Bob Dole, a Republican stalwart of the U.S. Senate and pre-eminent figure in American politics, died on Sunday at age 98.
He lived a cinematic American story, rising from Depression-era dust bowl Kansas to the battlefields of World War Two – where he suffered devastating injuries, including the loss of use of his right arm - and rose to a commanding place in Washington’s halls of power.
Dole represented Kansas in Congress for 35 years: First from 1961 to 1969 in the House, then in the Senate for 27 years.
He ran for president three times - first 1980, but lost the GOP nomination to Ronald Reagan. He fell short again in ‘88, this time to then-Vice President George H.W. Bush – but not before a debate where Dole famously snapped at Bush to (quote), “Stop lying about my record.”
In 1996, Dole at last won the Republican nomination - but lost the election to Democratic incumbent Bill Clinton.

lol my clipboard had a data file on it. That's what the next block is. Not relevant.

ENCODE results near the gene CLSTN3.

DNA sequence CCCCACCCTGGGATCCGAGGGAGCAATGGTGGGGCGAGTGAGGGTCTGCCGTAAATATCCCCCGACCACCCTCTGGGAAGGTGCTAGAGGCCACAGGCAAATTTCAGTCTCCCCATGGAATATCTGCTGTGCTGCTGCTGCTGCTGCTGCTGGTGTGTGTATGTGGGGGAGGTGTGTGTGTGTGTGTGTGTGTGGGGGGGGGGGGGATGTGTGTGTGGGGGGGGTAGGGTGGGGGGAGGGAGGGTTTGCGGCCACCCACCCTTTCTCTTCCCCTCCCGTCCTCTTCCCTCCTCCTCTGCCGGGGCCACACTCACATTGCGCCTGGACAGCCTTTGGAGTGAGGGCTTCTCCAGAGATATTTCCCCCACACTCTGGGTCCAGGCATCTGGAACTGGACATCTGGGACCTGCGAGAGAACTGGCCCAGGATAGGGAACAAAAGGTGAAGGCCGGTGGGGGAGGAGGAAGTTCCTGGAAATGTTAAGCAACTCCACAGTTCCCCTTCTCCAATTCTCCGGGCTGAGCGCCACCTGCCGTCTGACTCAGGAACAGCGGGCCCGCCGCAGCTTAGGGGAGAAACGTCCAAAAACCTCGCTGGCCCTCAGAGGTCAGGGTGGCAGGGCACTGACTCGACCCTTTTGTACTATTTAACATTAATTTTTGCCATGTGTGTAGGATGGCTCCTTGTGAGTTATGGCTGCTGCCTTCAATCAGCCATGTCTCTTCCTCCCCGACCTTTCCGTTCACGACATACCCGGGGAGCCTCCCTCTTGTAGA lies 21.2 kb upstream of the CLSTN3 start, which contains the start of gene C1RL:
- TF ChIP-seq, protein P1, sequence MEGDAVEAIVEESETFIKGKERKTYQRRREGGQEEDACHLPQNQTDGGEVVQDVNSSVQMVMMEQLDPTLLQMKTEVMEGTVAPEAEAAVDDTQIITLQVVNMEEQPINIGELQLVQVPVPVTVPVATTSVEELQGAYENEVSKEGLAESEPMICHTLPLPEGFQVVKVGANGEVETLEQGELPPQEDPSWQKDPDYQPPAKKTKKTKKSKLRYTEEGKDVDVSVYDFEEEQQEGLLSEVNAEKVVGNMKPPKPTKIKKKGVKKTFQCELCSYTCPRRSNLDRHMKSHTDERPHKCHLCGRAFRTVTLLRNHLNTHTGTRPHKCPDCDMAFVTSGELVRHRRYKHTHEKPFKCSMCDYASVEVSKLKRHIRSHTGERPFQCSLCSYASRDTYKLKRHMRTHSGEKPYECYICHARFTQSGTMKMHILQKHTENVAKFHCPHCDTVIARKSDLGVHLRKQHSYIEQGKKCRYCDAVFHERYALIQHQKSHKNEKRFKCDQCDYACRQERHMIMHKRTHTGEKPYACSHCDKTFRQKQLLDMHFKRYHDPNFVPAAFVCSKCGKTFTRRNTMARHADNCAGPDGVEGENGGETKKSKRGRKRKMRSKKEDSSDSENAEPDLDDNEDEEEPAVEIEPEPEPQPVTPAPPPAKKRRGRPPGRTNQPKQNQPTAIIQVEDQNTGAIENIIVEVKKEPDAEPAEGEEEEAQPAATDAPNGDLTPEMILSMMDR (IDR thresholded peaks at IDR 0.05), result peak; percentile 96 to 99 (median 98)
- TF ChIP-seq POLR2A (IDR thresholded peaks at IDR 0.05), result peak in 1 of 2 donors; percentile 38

The following year Clinton awarded Dole the Presidential Medal of Freedom, the nation's highest civilian honor.
Dole was also known for being a pragmatic conservative liked by both parties for his ability to work across the aisle.
Accepting his party’s nomination in ‘96, Dole said (quote), “I say that in politics honorable compromise is no sin. It is what protects us from absolutism and intolerance."
At the funeral of his former rival George H.W. Bush in 2018, Dole rose from his wheelchair with the help of an aide and lifted his left hand for a final salute.
In a statement, President Joe Biden fondly recalled visiting Dole in February, saying (quote), "Though we often disagreed, he never hesitated to work with me or other Democrats when it mattered most."
Dole announced earlier this year that he had been diagnosed with advanced with lung cancer and was seeking treatment.
In a statement, the Elizabeth Dole Foundation – established by his wife, also a former Senator – said that Dole died in his sleep, adding, “Bob Dole was never only ours – we shared him with Americans from every walk of life and political persuasion.”